·         A large quantum of office to residential conversions in our town centre which has put significant additional pressure on the Police and other public services in Harlow.

     

    ·         A loss of business accommodation in our employment areas meaning that we are unable to attract new office based businesses or cater for our own growing businesses that cannot be accommodated in the Science Park.

     

    ·         The creation of a resident population, including families with children, who are living in industrial areas with poor access to education and health services, shops, utilities , public transport and decent amenities and safe play and green space that we expect in our residential neighbourhoods. We are also concerned about the risks posed to residents in these localities where there will be significantly higher heavy goods vehicle movements, congestion and poor air quality which may have health and safety impacts.

    Such is the quantum of existing conversions (in excess of 1,000 housing units) that this Council believes that there should now be a moratorium on any further such developments in Harlow and will seek to achieve this through our dialogue with the Government.

     

    This Council will also pursue additional applications for Article 4 Directions which would mean any such proposed conversions would need to apply through the normal planning process and enable the local authority to exercise its powers in relation to location and quality of any conversions.

    Minutes:

    Proposed by Councillor Mark Ingall (seconded by Councillor John Strachan):

     

    Changes to planning legislation in May 2013 has allowed the conversion of offices to residential accommodation through what is known as 'permitted development' and these conversions do not therefore require the permission of the local planning authority.

     

    In Harlow, this policy change has had unfortunate implications and disproportionate effects. Our town was deliberately planned to separate industrial and employment activity from residential areas. This was one way in which Gibberd sought to deliver quality homes and neighbourhoods to live in, with access to green space.

     

    The consequences of this change have led to:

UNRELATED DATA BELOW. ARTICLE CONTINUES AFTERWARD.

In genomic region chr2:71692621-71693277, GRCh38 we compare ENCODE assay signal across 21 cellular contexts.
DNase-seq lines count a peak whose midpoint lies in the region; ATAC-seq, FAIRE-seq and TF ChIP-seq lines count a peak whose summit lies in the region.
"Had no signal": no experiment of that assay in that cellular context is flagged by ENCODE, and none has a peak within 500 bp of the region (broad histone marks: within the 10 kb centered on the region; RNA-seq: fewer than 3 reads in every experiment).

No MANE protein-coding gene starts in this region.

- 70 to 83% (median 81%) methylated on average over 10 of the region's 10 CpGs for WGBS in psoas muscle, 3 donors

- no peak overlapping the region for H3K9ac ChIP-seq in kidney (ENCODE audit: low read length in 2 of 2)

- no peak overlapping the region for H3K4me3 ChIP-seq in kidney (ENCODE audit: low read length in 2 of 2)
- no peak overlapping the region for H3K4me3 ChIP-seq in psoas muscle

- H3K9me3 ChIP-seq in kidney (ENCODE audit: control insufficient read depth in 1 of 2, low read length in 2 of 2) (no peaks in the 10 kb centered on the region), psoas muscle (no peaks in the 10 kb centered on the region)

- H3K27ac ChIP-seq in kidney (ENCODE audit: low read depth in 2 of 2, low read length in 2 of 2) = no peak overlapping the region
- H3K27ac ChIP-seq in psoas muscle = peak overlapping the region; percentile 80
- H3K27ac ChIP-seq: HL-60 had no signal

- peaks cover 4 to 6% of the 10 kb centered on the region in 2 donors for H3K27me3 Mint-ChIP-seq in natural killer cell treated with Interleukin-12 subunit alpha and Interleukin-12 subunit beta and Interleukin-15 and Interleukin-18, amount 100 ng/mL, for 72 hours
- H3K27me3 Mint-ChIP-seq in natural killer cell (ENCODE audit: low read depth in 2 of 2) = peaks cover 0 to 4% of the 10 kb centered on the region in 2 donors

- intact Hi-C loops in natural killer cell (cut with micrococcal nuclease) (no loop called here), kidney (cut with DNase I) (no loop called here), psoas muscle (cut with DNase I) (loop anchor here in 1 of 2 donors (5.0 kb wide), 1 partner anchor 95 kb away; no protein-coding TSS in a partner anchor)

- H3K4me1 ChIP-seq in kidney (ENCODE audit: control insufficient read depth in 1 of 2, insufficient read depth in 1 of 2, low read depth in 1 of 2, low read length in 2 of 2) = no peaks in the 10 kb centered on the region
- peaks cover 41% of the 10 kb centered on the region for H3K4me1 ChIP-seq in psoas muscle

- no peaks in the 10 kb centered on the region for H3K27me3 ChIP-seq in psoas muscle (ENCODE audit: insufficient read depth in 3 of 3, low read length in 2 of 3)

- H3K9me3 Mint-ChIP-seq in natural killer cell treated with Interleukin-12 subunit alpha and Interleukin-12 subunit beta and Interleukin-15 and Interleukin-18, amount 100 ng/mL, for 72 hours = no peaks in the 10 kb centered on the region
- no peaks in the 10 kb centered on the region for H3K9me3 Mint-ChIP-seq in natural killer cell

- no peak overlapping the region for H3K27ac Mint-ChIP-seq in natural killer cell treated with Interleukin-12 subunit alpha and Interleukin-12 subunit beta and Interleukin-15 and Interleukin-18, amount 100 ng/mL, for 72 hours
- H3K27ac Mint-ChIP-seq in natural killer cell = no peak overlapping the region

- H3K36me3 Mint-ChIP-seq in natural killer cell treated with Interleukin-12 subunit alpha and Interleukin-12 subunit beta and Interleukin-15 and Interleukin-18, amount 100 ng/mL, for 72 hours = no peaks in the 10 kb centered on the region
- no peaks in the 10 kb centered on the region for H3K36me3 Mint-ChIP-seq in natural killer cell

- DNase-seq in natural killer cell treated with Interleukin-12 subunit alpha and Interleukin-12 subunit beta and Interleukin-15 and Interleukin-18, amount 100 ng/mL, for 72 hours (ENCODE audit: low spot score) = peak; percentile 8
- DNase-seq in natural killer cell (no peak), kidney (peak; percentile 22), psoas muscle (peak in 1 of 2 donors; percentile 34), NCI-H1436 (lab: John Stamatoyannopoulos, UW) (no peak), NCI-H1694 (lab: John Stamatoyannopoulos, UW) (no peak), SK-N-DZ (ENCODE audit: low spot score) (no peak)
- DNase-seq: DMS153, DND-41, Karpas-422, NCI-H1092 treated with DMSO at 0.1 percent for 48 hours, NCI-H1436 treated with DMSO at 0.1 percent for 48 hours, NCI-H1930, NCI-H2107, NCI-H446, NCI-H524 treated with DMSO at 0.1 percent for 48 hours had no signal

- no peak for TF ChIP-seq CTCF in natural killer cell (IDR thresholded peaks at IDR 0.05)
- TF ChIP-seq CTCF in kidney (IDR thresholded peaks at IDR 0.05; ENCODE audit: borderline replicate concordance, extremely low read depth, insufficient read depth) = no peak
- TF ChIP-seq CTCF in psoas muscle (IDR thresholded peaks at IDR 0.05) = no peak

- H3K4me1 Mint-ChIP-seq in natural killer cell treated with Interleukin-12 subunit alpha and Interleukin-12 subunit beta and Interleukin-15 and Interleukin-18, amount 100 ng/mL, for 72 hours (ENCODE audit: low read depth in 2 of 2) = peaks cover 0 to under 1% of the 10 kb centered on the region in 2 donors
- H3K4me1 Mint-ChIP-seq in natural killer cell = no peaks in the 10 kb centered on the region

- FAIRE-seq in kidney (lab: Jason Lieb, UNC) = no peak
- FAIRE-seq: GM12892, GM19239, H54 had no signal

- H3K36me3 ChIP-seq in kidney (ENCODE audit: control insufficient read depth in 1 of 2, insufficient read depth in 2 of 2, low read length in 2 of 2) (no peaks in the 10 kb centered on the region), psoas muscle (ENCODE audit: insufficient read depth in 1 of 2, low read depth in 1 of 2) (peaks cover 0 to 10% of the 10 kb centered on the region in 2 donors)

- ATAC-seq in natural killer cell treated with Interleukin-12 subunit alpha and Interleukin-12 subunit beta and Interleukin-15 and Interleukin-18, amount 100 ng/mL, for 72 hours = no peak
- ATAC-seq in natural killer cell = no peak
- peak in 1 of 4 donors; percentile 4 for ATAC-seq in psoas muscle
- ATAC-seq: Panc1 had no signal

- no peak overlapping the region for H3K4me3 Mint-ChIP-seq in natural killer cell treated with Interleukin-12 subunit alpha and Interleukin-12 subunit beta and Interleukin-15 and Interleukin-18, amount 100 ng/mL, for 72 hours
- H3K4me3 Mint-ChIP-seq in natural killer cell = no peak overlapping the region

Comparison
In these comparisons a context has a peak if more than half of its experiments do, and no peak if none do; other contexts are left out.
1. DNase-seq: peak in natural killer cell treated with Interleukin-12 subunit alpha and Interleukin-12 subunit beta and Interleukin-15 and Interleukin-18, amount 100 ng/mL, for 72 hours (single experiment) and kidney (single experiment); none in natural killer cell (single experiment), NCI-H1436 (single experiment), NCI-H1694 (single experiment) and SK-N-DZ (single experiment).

·         A large quantum of office to residential conversions in our town centre which has put significant additional pressure on the Police and other public services in Harlow.

     

    ·         A loss of business accommodation in our employment areas meaning that we are unable to attract new office based businesses or cater for our own growing businesses that cannot be accommodated in the Science Park.

     

    ·         The creation of a resident population, including families with children, who are living in industrial areas with poor access to education and health services, shops, utilities , public transport and decent amenities and safe play and green space that we expect in our residential neighbourhoods. We are also concerned about the risks posed to residents in these localities where there will be significantly higher heavy goods vehicle movements, congestion and poor air quality which may have health and safety impacts.

    Such is the quantum of existing conversions (in excess of 1,000 housing units) that this Council believes that there should now be a moratorium on any further such developments in Harlow and will seek to achieve this through our dialogue with the Government.

     

    This Council will also pursue additional applications for Article 4 Directions which would mean any such proposed conversions would need to apply through the normal planning process and enable the local authority to exercise its powers in relation to location and quality of any conversions.

     

    Councillor Simon Carter, seconded by Councillor Andrew Johnson, proposed the following amendment:

     

    At the end of the fifth paragraph delete the words, “will seek to achieve this through our dialogue with the Government.”

     

    And substitute:

     

    “Will work with Robert Halfon MP, to secure:

     

    1.    A block on any further conversions of offices located in employment areas;

     

    2.    Introduction of a mandatory protocol for the notification of individuals and families in need to the receiving authority(ies), along with the funds to provide that care;

     

    3.    To bring the existing conversions within the planning system to ensure they comply with local requirements;

     

    4.    Developments must be obliged to meet basic requirements to ensure that they are fit for inhabitance taking into account amenity areas for children, transport connections and close proximity to facilities.”

     

    The amendment was debated and a vote was taken. The amendment was lost and the original motion continued to be the substantive motion.

     

    The motion was carried.

     

     

    50.

    References from Cabinet and Committees

    Minutes:

    None.

    51.

    Reports from Officers

    51a

    Appointment of Member Champion

    To appoint Councillor Tony Durcan as the Member Champion for Mental Health.

    Minutes:

    Proposed by Councillor Mark Ingall and seconded by Councillor Mark Wilkinson.

     

    RESOLVED that Councillor Tony Durcan be appointed as the Member Champion for Mental Health.

    52.

    Minutes of Cabinet and Committee Meetings

    To note the following Cabinet and Committee minutes:

    Minutes:

    RESOLVED that the minutes of the following meetings are noted.

    52a

    Minutes of meeting Tuesday, 11 September 2018 of Licensing Committee pdf icon PDF 50 KB

    52b

    Minutes of meeting Thursday, 13 September 2018 of Cabinet pdf icon PDF 167 KB

    52c

    Minutes of meeting Tuesday, 16 October 2018 of Scrutiny Committee pdf icon PDF 190 KB

    52d

    Minutes of meeting Wednesday, 17 October 2018 of Development Management Committee pdf icon PDF 185 KB

    52e

    Minutes of meeting Thursday, 18 October 2018 of Cabinet pdf icon PDF 257 KB

    53.

    Matters of Urgent Business

    Minutes:

    None.